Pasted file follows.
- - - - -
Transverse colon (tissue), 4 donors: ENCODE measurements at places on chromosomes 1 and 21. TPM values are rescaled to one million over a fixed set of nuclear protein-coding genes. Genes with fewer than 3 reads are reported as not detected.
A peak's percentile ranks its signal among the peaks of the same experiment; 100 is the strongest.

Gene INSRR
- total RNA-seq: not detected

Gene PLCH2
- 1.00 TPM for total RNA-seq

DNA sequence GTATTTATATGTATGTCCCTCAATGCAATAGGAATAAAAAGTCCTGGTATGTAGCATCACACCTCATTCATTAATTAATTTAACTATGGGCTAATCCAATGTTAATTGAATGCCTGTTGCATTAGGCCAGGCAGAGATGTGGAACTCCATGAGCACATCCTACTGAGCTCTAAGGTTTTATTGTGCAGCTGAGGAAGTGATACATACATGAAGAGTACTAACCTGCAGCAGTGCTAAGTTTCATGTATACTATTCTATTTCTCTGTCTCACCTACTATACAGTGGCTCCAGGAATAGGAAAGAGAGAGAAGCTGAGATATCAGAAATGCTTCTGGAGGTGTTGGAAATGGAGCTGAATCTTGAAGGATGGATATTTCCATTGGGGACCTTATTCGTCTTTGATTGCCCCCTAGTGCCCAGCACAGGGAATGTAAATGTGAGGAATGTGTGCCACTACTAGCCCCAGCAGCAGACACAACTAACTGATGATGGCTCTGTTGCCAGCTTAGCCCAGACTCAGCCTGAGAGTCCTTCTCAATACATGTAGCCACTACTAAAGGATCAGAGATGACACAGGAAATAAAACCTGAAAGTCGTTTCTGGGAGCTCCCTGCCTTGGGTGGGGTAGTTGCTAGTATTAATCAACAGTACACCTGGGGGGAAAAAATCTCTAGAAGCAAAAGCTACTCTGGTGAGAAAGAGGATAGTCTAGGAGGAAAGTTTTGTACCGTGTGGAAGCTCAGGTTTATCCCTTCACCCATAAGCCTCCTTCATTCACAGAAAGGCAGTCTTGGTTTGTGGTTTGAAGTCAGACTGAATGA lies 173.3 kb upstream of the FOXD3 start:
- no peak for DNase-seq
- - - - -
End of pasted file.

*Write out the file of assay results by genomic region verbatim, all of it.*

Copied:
Transverse colon (tissue), 4 donors: ENCODE measurements at places on chromosomes 1 and 21. TPM values are rescaled to one million over a fixed set of nuclear protein-coding genes. Genes with fewer than 3 reads are reported as not detected.
A peak's percentile ranks its signal among the peaks of the same experiment; 100 is the strongest.

Gene INSRR
- total RNA-seq: not detected

Gene PLCH2
- 1.00 TPM for total RNA-seq

DNA sequence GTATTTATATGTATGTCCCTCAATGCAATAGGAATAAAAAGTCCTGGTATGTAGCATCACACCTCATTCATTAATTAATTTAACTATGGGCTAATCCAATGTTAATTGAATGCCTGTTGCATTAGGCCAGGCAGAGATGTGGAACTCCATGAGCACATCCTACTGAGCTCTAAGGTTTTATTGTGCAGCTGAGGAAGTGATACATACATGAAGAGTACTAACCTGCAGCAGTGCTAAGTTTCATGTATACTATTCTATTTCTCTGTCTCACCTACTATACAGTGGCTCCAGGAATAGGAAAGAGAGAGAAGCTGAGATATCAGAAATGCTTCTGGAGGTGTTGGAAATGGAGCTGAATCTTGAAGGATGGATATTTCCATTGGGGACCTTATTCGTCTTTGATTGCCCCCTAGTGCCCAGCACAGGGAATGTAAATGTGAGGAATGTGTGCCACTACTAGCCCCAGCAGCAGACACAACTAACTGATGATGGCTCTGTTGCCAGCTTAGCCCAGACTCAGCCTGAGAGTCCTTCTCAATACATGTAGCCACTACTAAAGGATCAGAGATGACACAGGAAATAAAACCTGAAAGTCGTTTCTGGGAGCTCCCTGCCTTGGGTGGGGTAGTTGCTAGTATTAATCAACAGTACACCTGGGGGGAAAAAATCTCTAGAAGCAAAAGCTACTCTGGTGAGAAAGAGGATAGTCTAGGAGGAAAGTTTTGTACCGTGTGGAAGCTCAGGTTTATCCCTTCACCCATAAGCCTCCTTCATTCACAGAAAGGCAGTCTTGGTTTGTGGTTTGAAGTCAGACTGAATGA lies 173.3 kb upstream of the FOXD3 start:
- no peak for DNase-seq